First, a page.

6. Security: Often you have people with different roles and its best to keep their navigation options limited. That problem is solved with user logins and code to control what actions they can and cannot do. Beyond that, if needed and or desired, logins can be automatic on a PC once we "teach" the system to look at who's logged onto a computer. This is like having a regular key and a valet key.
7. New Features: Most of the above work is either boring to tedious for me (except the interface overhaul). Developers live for the opportunity to develop new features. Working on functionality requires the most in terms of my 25 years of experience, and since I know many tricks (although I'll never say I know every trick in the book) I can do it quickly. This is the most cost-effective part of hiring someone like me. But to do it most efficiently, it requires some of the steps above such as error trapping, getting rid of macros, super-decompilation. Like the mechanic said, "Pay me now, or pay me later".
Most clients don't want or need or can't afford some of the options above. But if they do, they take enough time to justify the price of purchasing work in blocks of 10 hours as mentioned above. If extensive enough, we can discuss other pricing options to keep costs under control. But just remember, "inexpensive" doesn't mean "cheaply made". It just means we're not greedy.
LEAD DEVELOPER EXPERIENCE
Roles & Responsibilities
MANAGING MEMBER, IMANAGE INFORMED LLC
June 1992 - Present
Develops process engineering software tools for environmental service departments for analysis and optimization or workflow and quality. Sectors supported include healthcare and higher education.
Experienced with SQL Server backend and mixed native/SQL table management.
Conducts training and consulting remotely and on-site for groups ranging in size from 1 – 30 users.
Creates all supporting documentation including instruction manuals and installation instructions.
Proficient at upgrading older databases and enhancing with current version capabilities.
Coordinates with IT departments to perform implementations and troubleshoots technical issues.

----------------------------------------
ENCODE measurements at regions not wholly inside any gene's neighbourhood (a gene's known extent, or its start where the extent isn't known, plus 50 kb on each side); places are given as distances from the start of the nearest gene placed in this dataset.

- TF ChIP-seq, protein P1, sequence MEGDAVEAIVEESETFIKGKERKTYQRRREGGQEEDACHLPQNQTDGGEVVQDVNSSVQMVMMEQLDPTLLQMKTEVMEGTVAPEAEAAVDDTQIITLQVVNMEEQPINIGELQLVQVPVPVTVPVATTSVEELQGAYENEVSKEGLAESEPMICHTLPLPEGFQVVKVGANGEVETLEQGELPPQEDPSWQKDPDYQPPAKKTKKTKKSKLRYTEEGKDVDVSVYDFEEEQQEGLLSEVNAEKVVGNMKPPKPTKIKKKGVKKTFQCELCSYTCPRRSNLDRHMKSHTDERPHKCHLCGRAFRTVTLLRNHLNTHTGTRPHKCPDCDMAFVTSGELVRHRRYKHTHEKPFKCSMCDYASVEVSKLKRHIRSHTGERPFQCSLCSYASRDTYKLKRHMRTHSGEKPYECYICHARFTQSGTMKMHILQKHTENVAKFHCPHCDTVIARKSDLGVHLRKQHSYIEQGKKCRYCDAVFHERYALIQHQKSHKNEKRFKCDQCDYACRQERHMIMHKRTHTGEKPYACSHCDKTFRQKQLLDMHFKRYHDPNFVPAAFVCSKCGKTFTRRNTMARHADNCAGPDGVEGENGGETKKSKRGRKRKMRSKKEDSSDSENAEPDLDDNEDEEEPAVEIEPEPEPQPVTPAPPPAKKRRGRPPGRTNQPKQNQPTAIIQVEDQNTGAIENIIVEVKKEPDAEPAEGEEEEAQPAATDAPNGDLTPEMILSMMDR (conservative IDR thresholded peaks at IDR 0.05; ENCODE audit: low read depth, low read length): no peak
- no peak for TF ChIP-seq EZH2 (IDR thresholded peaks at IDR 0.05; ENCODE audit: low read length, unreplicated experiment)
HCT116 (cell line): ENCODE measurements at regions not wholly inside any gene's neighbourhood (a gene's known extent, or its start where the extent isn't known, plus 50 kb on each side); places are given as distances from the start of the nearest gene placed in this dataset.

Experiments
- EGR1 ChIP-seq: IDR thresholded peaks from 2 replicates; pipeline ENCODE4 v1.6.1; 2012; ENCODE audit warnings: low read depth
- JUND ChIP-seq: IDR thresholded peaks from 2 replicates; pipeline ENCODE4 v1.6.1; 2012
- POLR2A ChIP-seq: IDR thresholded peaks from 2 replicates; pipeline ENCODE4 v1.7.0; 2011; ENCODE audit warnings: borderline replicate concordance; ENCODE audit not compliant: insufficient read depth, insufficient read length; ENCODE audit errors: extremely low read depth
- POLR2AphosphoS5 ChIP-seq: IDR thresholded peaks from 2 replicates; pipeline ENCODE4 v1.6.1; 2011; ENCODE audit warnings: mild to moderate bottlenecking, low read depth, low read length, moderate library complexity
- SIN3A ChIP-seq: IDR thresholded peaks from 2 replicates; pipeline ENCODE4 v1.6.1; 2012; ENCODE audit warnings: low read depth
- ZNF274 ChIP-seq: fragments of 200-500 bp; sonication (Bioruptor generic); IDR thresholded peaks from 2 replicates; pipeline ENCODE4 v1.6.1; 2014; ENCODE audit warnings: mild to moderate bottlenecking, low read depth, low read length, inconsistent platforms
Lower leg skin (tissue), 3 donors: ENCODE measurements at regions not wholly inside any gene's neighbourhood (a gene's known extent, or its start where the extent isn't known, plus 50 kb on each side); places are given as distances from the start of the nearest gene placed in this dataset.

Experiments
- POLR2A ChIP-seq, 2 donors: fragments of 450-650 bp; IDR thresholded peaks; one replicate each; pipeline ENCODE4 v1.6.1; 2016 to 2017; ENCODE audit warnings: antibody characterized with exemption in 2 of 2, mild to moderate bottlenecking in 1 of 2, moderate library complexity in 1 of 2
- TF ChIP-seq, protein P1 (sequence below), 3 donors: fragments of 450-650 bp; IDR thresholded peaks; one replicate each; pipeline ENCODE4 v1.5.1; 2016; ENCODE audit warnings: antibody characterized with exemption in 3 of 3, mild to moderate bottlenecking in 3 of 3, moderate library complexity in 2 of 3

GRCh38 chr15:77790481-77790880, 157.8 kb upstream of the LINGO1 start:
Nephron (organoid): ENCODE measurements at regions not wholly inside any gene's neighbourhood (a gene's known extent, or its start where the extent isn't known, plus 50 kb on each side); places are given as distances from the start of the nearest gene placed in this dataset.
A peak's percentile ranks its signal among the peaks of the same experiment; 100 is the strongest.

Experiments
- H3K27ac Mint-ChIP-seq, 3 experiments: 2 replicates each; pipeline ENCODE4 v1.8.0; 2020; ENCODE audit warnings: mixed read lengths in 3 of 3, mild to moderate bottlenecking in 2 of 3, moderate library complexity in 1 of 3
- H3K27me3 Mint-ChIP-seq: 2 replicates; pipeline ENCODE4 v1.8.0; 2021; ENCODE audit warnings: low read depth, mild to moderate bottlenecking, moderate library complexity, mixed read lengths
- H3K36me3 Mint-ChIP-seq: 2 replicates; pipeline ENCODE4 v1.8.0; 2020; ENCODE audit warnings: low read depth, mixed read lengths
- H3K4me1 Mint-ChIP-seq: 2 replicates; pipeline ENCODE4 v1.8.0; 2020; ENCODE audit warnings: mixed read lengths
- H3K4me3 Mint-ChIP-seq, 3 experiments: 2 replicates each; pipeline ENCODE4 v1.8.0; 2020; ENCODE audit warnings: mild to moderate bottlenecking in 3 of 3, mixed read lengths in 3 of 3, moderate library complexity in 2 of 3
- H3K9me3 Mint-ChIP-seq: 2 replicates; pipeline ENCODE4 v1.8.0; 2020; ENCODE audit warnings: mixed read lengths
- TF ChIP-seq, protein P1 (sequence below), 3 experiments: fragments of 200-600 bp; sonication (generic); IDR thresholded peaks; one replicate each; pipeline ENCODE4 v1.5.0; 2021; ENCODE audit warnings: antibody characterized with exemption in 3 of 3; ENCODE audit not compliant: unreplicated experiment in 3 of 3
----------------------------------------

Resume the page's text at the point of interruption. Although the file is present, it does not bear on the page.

Manages out-sourced development teams in India, Canada and the Soviet Union.
Ported software through all versions from Access 1.1 (1993) to Access 2016. Proficient with older version Microsoft Access security model and associated MDW files. Develops newer version-compatible replacement code to ensure user level security and privileges.
Wrote and maintains over 200,000 lines of VBA code in core application.
Strong SQL skills, including complex SQL embedded in code and thousands of canned queries
Designed and maintains user-friendly interface with logical organization and ascetically appealing design.
Enabled multiple user concurrency via split architecture.
Developed and maintains multiple user levels with dynamic ribbon (menu) adjustment per user level login.
Designed and built Microsoft Office™ interoperability system for data migration and manipulation via input/output to multi-tab Excel workbook (2-way synchronization between spreadsheet and database).
Developed sophisticated reporting system to include output to Excel pivot-table charts and ad hoc queries.
Utilizes and modifies various 3rd party code and, including class modules, significantly upgrading them.
Developed PC licensing system with control over user functions and database characteristics.
Developed companion applications including a quality assurance system with remote off-line operation and on-line synchronization when connection available. Synchronization includes graphic files as stored attachments, probably the only such Microsoft Access-based system in existence.
Migrating Access Databases to SQL-Server (back end migrations) and connecting to MS Access.
June 1990 - October 2011
Design/R&D Engineer (Mechanical) specializing in new product development with an outstanding track record of managing the entire development cycle from inception/feasibility to release. Combines passion, and imagination with solid mathematical analysis to generate optimal solutions. Expert at winnowing poor ideas in feasibility phase and troubleshooting problems during development. Effective team member who combines individual contributor skills with compassionate support of all colleagues. Develops mathematical models by deriving governing equations from first principles. Expert in feasibility analysis and benchmarking.
Conceived and patented a waste transfer system based on positive pressure differential that offers significant advantages over all current technology. US Patent 6,804,840
Conceived and patented a minimally invasive hybrid jet injector for drug delivery. Device operates at 10% of normal pressures allowing subcutaneous injection with glass pressure vessel. Device patented and currently in production by Antares Pharma. US Patents 6,746,429 | 6,682,504 | 6,565,553 | 6,428,528 | 6,309,371
Conceived and developed FRAM's SureGrip product leading to approximately $40 million (10%) increased annual sales as company’s entire automotive filtration line now utilizes the concept.